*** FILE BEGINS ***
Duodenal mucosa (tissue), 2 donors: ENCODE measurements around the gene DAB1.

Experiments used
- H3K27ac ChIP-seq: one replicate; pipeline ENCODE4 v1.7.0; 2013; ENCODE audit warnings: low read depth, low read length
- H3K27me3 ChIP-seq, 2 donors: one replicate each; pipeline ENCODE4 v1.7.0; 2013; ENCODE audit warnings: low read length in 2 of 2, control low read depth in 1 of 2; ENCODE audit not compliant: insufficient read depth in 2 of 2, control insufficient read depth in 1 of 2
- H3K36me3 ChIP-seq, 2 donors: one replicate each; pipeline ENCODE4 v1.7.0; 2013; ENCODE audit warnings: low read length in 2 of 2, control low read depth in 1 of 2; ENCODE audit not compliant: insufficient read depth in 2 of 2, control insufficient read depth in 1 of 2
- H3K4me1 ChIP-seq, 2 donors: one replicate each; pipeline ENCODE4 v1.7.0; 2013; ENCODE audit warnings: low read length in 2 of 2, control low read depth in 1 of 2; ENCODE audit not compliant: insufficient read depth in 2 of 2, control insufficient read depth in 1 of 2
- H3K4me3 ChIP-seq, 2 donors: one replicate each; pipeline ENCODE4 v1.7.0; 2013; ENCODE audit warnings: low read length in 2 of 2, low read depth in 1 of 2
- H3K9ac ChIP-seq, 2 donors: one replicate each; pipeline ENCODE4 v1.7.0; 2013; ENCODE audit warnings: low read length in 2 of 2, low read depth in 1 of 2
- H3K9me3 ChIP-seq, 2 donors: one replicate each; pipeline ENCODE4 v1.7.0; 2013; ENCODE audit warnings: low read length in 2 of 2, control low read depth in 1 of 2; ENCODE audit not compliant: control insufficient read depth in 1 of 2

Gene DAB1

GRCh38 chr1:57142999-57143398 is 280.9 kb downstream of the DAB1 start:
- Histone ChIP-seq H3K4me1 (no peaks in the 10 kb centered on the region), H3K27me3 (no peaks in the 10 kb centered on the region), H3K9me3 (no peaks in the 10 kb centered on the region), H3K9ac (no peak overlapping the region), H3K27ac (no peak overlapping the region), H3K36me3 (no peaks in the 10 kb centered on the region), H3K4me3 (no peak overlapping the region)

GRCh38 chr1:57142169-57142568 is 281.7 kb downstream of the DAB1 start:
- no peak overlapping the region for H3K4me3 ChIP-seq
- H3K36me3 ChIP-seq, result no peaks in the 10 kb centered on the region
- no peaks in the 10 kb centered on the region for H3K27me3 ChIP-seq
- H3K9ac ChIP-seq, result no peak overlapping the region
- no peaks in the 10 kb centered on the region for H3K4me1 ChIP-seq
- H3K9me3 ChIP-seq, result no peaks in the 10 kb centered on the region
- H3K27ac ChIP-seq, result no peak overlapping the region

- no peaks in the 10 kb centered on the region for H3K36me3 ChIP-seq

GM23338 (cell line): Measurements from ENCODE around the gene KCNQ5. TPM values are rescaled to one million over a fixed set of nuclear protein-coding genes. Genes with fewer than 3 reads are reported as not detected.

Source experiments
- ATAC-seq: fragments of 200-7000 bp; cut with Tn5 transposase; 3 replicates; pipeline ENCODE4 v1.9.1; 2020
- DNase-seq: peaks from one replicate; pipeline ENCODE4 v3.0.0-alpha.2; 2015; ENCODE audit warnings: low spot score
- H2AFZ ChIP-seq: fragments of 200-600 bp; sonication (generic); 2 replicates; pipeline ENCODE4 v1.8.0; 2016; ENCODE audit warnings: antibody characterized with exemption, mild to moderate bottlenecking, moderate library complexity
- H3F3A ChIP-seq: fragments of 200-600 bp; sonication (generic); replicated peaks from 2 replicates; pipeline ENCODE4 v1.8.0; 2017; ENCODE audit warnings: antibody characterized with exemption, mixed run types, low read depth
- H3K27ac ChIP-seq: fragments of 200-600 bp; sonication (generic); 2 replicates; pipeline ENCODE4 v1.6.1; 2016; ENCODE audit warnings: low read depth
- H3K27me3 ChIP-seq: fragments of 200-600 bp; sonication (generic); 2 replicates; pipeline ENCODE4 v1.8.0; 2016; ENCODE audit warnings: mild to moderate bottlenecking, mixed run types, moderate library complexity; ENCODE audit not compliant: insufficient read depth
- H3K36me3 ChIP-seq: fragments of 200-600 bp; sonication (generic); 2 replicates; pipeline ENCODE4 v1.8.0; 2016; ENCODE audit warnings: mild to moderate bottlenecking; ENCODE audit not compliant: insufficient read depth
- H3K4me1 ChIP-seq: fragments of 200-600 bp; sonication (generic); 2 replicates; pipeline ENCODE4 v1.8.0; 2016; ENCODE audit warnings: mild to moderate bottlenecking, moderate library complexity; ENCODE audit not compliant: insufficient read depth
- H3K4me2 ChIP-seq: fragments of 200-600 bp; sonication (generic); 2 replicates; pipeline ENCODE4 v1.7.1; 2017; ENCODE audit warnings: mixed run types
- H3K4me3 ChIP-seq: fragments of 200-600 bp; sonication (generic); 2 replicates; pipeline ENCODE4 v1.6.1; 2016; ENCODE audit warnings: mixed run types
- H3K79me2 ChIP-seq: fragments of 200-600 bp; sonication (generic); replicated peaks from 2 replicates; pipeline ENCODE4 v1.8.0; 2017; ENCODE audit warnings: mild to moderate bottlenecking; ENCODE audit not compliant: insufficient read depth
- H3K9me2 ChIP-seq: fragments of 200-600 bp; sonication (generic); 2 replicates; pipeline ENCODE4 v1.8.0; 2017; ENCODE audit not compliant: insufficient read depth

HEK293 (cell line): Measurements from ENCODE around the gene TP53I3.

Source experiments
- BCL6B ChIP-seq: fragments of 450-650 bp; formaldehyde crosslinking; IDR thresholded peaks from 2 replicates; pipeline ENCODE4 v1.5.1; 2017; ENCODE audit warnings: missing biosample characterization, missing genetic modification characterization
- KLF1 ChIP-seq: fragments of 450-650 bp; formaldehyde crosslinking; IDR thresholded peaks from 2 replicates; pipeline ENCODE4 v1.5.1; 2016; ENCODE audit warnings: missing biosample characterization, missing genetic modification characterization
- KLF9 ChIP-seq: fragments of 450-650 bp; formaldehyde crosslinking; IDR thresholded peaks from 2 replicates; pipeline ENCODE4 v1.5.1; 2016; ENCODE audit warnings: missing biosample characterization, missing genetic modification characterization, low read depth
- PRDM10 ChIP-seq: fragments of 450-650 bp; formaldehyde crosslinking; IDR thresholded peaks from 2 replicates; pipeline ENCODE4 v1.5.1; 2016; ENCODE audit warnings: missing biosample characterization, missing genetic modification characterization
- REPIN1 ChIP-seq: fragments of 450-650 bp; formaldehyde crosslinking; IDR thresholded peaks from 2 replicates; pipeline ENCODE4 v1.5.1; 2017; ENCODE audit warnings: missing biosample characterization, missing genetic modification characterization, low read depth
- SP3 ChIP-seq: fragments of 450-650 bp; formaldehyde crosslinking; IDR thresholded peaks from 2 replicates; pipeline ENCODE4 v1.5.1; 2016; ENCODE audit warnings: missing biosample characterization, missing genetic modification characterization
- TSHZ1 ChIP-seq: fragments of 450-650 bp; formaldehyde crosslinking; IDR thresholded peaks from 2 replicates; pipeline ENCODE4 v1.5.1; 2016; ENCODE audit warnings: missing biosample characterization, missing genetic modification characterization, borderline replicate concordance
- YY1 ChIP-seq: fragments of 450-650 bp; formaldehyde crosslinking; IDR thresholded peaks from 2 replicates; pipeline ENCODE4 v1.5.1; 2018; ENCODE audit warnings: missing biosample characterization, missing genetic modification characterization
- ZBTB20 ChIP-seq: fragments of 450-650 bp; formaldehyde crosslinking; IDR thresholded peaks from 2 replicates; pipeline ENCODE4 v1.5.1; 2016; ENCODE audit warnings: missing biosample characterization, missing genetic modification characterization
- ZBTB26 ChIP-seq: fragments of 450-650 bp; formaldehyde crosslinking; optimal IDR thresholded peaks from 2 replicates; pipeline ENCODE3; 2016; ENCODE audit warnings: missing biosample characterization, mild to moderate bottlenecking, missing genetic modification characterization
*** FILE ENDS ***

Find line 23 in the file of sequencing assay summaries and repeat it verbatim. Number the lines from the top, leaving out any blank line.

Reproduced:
Source experiments